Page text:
The use of guarantees to support debt obligations is reasonably widespread in the Sultanate of Oman. A legal framework regulating guarantees is set out in the Law of Commerce, promulgated by Sultani Decree 55/1990, as amended (the Law of Commerce). An amendment was recently made to one of the provisions of the Law of Commerce relating to guarantees.
Sultani Decree 75/2010, which was issued on 12 June 2010 and came into effect on 16 June 2010, amends Article 238 of the Law of Commerce. Pursuant to Article 238 of the Law of Commerce (which replicates Article 77 of the Law of Commerce), guarantors are jointly and severally liable for the guaranteed debt, amongst themselves and with the debtor. Upon default by the debtor, the creditor has a right to claim payment from the guarantors or any one or more of them or from the debtor, as the creditor may determine. A guarantor cannot raise a defence that the debtor should have been pursued first, or that the debtor should be joined with the guarantor in proceedings relating to payment of the debt.
Sultani Decree 75/2010 adds a new paragraph to Article 238 that applies to commercial guarantees of personal loans (consumer loans) from banks. The amendment allows the guarantor of a personal loan granted to the principal debtor from a bank to request the inclusion of a condition in the guarantee to the effect that the bank cannot claim payment under the guarantee until and unless the bank obtains a judgment against the principal debtor and enforces such judgment to the point at which the principal debtor's available assets are exhausted (which is referred to as "Tajreed" in Arabic). The amendment does not apply to guarantees for commercial loans (that is loans to corporate entities) or for loans made by creditors other than banks.
It is worth noting that the amendment to Article 238 of the Law of Commerce does not provide a statutory right of inclusion of this provision in all guarantees of personal loans from banks. It simply provides that the guarantor may request inclusion of such a condition in the terms of the guarantee, and it is for the bank to agree to the request at its discretion. If the bank does not agree to such a condition being included in the guarantee, and notwithstanding this the guarantor signs the guarantee, the bank may claim payment from the guarantors or any one or more of them, or from the principal debtor. Prior to the amendment to Article 238 of the Law of Commerce, any condition in a guarantee requiring the bank to obtain a judgment against the principal debtor prior to pursuing the guarantor for payment of the debt is likely to have been declared void by a court on the basis that it was contrary to public order.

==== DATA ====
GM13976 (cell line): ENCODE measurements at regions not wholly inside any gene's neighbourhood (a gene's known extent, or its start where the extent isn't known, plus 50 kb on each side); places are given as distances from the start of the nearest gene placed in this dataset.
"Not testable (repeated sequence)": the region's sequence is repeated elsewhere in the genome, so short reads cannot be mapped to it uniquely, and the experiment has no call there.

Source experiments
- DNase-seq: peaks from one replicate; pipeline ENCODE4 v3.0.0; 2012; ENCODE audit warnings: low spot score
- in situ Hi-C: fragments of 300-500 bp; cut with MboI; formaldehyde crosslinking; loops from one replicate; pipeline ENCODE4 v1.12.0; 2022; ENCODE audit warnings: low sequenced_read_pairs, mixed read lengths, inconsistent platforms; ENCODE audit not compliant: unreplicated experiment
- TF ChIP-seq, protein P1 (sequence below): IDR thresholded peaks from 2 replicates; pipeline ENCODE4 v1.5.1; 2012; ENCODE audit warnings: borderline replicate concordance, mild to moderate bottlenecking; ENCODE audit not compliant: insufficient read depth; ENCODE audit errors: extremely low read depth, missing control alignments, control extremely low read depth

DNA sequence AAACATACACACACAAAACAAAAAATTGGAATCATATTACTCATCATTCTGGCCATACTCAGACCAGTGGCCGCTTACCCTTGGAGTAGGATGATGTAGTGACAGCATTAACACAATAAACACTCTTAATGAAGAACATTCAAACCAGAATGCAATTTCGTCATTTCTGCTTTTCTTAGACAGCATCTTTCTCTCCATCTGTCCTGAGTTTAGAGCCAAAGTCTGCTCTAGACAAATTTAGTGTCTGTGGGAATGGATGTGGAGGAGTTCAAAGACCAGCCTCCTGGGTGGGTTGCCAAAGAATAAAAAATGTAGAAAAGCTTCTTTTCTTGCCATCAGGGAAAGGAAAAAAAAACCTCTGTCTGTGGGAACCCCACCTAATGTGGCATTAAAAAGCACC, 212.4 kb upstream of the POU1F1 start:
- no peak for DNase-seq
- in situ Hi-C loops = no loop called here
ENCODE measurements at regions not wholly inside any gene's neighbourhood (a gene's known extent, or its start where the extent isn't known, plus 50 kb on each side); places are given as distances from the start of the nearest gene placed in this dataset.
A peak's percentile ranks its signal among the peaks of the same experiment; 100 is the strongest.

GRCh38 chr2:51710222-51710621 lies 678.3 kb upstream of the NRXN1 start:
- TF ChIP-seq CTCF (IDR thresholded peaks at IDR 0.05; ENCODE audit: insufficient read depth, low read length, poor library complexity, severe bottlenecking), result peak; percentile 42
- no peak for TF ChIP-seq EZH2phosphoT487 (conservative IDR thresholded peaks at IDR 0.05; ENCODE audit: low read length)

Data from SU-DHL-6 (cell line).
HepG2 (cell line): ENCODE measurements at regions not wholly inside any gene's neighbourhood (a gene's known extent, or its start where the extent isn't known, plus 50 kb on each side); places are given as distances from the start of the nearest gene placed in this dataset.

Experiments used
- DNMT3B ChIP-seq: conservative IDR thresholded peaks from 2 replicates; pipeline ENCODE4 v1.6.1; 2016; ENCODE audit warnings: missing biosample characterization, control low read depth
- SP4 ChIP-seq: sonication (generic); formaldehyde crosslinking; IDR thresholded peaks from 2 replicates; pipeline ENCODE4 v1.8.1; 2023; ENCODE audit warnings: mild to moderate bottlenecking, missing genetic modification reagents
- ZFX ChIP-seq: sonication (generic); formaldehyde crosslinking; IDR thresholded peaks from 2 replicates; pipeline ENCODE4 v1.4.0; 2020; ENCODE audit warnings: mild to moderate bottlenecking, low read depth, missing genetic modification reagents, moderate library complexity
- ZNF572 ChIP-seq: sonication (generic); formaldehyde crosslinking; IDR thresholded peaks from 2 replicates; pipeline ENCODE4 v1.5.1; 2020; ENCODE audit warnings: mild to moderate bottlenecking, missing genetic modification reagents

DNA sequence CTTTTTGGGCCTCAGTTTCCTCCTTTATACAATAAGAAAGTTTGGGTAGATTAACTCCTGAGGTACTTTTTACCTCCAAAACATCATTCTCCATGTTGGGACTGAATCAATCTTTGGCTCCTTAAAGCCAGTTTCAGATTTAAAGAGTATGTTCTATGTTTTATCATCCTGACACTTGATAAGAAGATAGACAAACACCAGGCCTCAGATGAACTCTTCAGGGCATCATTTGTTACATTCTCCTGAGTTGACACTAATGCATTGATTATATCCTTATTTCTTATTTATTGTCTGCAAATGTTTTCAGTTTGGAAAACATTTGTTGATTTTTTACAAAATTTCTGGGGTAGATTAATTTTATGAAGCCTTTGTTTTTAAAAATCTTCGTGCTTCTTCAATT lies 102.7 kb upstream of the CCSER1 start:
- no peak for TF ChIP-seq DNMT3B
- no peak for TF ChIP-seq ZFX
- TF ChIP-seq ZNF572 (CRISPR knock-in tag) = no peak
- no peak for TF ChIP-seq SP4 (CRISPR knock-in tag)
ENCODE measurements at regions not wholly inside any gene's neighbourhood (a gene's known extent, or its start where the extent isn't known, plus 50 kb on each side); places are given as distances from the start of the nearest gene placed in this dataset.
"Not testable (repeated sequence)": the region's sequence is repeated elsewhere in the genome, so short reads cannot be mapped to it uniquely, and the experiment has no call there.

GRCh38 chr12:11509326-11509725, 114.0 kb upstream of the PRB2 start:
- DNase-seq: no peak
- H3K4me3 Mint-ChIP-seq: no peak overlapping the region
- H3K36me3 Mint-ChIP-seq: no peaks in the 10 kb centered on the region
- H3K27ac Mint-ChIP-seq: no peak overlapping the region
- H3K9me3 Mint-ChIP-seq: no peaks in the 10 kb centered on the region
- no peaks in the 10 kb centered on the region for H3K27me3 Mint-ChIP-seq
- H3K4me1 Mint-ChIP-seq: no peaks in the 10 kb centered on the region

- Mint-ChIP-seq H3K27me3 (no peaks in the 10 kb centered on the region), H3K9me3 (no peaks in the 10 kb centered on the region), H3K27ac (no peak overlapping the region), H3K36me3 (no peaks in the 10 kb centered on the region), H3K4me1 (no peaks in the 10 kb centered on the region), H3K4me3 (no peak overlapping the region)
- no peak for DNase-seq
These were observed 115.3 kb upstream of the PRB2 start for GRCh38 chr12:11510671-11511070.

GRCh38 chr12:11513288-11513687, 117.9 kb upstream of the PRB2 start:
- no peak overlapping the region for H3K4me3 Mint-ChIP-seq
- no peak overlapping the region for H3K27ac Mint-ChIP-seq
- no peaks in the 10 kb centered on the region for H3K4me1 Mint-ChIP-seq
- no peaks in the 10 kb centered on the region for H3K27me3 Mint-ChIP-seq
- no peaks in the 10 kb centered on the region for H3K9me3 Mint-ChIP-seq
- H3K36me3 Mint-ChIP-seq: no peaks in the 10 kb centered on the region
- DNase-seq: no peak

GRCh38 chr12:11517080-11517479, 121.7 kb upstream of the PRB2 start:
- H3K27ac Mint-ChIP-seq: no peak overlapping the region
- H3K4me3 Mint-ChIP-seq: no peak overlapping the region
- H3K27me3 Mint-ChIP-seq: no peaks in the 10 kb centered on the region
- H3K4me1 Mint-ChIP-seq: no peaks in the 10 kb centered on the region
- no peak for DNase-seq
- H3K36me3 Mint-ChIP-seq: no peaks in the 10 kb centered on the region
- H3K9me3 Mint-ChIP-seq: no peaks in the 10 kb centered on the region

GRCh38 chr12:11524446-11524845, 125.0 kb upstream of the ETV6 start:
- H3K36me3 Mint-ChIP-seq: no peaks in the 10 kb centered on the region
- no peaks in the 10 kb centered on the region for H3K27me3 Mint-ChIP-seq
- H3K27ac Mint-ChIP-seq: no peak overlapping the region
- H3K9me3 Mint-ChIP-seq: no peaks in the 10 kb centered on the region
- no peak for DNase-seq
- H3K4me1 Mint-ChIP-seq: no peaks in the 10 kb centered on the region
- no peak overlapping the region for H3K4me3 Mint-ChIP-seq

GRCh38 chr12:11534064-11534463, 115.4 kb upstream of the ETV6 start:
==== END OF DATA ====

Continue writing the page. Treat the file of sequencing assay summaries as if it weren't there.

Notwithstanding this recent amendment to Article 238, guarantors in relation to both personal and commercial loans are able to continue to exercise their rights under Article 246 of the Law of Commerce to request, at any time before being sued, that the creditor make a claim for payment from the principal debtor (where it has not already done so) within one month. Under the terms of Article 246, if at the end of the one month, the creditor has not claimed payment of the debt from the principal debtor, the guarantor shall be released unless the principal debtor provides adequate security to the guarantor. In contrast to the amendment to Article 238, there is no requirement for the bank to obtain and enforce a judgment against the debtor under Article 246. Pursuant to Article 246 of the Law of Commerce a guarantor may release himself from the guarantee if the creditor has granted to the principal debtor time for payment without the agreement of the guarantor.
Article 246 of the Law of Commerce has been the subject of litigation in the Sultanate in relation to guarantees on several occasions. In reported decisions of the Supreme Court of Oman the judges have upheld the provisions of Article 246 particularly where it is clear that the guarantor gave the requisite notice to the creditor to take action against the debtor.
Banks in Oman often sue both the principal debtor and the guarantor to obtain a judgment rendered against them jointly, which minimises the risk of the guarantee falling away pursuant to Article 246. In addition, many creditors in Oman seek to specifically disapply the provisions of Article 246 in the terms of the guarantee. The enforceability of such an attempt to contract out of Article 246 has not, to our knowledge, been tested in the courts in Oman. In our view, there is a good chance that Article 246 will be interpreted by the Omani courts as a matter going to public order and therefore be strictly enforced and the reported cases indicate that this is the approach taken to date. Therefore, we recommend that even where creditors have sought to expressly disapply Article 246 in the terms of the guarantee, they make every effort to comply with the provisions of it.
At this early stage it is difficult to gauge the impact of the amendment to Article 238. Given the obvious benefit to the guarantor and additional obligation on the bank, it remains to be seen how willing banks in Oman will be to agree to a request from a guarantor to include a provision in a guarantee supporting a personal loan to the effect that the bank cannot claim payment under the guarantee until and unless the bank obtains a judgment against the debtor and enforces such judgment to the point at which the debtor's available assets are exhausted. Much is likely to depend on the relative bargaining power of the parties involved.